NEW YORK – Bridge Medicines and Cornell University on Wednesday said they have entered a licensing agreement to develop UBR5 inhibitors for difficult-to-treat cancers, including triple-negative breast cancer (TNBC).
The anti-UBR5 molecules licensed to Bridge Medicines are the product of a collaboration between Rockefeller University, Memorial Sloan Kettering, Weill Cornell Medicine, and Takeda Pharmaceutical. The collaborators comprise the Tri-Institutional Therapeutics Discovery Institute (Tri-I TDI), within which researchers developed the early-stage molecules based on discoveries at Weill Cornell's Ma Laboratory.
Cornell researchers, including Xiaojing Ma and Gang Lin, found that the cellular enzyme UBR5 plays a role in regulating certain cancers, including breast and ovarian cancers, such that they resist standard treatment with chemotherapy or immunotherapy.
In TNBC specifically, Ma, Lin, and colleagues identified UBR5-associated gene amplifications, and showed that overexpressed UBR5 facilitated tumor growth by way of immune cells within the microenvironment. The Cornell researchers confirmed overexpressed UBR5 at mRNA and protein levels in TNBC, and found that the protein was blocking immune cells from killing the cancer cells.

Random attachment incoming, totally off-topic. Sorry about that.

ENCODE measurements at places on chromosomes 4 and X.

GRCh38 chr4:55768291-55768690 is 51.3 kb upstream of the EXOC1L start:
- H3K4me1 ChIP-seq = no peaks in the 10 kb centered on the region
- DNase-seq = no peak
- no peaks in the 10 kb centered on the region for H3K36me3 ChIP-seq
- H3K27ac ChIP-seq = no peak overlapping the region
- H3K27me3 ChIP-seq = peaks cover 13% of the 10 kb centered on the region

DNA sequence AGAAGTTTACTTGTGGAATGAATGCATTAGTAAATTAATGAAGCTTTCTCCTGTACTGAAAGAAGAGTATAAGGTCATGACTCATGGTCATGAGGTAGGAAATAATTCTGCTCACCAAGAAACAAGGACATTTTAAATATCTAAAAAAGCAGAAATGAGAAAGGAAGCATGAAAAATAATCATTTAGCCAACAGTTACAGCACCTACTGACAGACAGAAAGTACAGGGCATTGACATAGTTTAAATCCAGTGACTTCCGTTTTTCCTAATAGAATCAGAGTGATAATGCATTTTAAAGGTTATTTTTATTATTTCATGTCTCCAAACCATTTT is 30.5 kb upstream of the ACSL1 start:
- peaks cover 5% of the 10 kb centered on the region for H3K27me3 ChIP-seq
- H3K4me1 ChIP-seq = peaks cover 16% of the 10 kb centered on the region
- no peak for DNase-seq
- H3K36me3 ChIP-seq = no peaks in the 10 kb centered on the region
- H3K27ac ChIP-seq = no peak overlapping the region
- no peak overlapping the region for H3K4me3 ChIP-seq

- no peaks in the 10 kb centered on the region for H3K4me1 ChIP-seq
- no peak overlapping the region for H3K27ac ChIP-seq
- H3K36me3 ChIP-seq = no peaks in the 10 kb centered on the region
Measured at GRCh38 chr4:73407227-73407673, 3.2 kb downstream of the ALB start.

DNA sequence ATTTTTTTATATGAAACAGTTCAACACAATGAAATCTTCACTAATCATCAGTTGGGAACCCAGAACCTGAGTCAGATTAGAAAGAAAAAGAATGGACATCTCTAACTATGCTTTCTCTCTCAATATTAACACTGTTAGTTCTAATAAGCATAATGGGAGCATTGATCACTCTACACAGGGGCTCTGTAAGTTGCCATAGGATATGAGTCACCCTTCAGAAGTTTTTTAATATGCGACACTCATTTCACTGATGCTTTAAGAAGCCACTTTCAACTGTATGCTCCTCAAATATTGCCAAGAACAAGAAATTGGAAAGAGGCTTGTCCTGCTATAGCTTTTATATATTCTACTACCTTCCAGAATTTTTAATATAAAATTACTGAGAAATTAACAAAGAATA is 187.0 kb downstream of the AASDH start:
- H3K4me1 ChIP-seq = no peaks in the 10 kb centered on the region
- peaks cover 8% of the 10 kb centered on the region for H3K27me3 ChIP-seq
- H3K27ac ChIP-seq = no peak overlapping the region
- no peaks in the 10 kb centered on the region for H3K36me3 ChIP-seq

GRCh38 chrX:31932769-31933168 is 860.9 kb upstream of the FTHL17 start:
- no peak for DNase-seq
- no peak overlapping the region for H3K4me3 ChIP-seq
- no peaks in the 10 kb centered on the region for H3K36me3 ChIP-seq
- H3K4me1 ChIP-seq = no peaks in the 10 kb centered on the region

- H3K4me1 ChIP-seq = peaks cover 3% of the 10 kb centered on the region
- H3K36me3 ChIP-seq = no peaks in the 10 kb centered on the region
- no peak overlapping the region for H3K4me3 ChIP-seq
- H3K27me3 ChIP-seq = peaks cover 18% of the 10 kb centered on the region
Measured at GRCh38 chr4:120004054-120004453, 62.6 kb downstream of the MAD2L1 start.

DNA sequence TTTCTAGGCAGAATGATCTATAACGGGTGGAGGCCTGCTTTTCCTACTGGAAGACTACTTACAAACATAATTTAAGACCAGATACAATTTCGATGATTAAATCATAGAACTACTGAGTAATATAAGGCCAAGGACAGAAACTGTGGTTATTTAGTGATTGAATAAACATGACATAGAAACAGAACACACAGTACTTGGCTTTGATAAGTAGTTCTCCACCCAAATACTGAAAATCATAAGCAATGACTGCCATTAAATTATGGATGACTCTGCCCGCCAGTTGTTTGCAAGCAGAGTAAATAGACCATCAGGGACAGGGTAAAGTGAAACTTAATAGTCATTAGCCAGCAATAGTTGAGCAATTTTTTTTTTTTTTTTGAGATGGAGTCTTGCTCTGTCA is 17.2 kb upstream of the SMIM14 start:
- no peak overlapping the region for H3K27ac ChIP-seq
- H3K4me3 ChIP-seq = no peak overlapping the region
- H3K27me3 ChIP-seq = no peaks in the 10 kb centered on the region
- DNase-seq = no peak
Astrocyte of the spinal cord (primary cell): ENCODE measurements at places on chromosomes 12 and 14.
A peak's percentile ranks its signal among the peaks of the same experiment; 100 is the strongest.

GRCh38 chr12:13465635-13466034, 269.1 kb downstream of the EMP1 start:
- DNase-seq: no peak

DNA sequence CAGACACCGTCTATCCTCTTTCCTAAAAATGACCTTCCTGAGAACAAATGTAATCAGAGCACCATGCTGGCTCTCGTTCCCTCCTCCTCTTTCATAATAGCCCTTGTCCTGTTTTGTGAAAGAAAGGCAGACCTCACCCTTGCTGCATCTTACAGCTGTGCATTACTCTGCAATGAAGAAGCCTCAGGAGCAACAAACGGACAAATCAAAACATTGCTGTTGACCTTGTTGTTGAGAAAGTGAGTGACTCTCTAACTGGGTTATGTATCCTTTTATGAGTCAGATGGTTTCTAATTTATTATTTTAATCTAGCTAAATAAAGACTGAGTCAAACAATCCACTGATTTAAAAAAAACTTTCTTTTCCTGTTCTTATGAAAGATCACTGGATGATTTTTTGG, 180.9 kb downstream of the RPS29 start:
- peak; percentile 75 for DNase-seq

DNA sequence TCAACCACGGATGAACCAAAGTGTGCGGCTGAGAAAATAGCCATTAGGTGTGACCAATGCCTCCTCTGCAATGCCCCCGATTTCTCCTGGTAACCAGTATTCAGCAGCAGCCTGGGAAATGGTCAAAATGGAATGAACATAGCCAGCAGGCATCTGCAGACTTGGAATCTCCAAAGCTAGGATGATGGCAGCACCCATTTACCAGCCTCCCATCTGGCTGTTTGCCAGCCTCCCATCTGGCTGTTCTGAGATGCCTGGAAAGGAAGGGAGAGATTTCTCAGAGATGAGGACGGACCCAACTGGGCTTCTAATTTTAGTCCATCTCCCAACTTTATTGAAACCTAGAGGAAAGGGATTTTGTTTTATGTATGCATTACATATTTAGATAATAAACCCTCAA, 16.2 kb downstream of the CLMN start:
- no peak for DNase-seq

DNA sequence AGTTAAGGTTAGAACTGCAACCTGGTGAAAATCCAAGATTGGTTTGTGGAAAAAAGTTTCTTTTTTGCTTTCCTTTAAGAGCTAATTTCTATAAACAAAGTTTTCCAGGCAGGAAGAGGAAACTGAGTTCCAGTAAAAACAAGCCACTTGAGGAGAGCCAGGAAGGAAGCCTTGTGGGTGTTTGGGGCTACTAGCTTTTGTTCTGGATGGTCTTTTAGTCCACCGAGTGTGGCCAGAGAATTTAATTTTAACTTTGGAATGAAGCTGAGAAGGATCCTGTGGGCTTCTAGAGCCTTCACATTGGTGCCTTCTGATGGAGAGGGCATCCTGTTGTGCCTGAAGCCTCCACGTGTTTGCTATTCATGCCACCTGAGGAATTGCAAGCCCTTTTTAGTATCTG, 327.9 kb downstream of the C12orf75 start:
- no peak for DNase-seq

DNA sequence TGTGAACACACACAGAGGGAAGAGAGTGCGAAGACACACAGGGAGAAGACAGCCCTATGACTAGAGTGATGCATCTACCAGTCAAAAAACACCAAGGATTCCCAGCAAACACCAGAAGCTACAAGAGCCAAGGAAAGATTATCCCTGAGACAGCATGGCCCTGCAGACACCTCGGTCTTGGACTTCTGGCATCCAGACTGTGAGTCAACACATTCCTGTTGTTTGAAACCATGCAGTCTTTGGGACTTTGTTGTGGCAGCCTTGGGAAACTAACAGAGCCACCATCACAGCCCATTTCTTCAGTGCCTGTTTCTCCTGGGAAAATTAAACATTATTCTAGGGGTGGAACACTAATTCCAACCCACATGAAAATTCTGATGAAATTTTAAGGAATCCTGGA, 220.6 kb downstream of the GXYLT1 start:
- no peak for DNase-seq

The researchers then showed that targeting UBR5 could improve the activity of immunotherapies such as PD-L1 checkpoint inhibitors. Within preclinical studies, they demonstrated that simultaneously targeting UBR5 and PD-L1 could diminish aggressive and treatment-resistant breast cancers.
"Work in my laboratory has demonstrated the critical importance of the UBR5 pathway in enabling major cancers to resist chemo and immunotherapies," Ma said in a statement. "This is an important unmet medical need [and] we believe that by developing an effective anti-UBR5 approach, we may be able to provide life-saving outcomes for patients who are out of options."
Having licensed the UBR5 inhibitors, Bridge Medicines will now be responsible for their further development. "The preclinical data are very compelling, and we look forward to developing a novel, first-in-class therapy for cancers that resist current treatments, such as triple-negative breast and ovarian cancers," Bridge Medicines CEO Bill Polvino added.
New York-headquartered Bridge Medicines didn't disclose the financial terms of the agreement.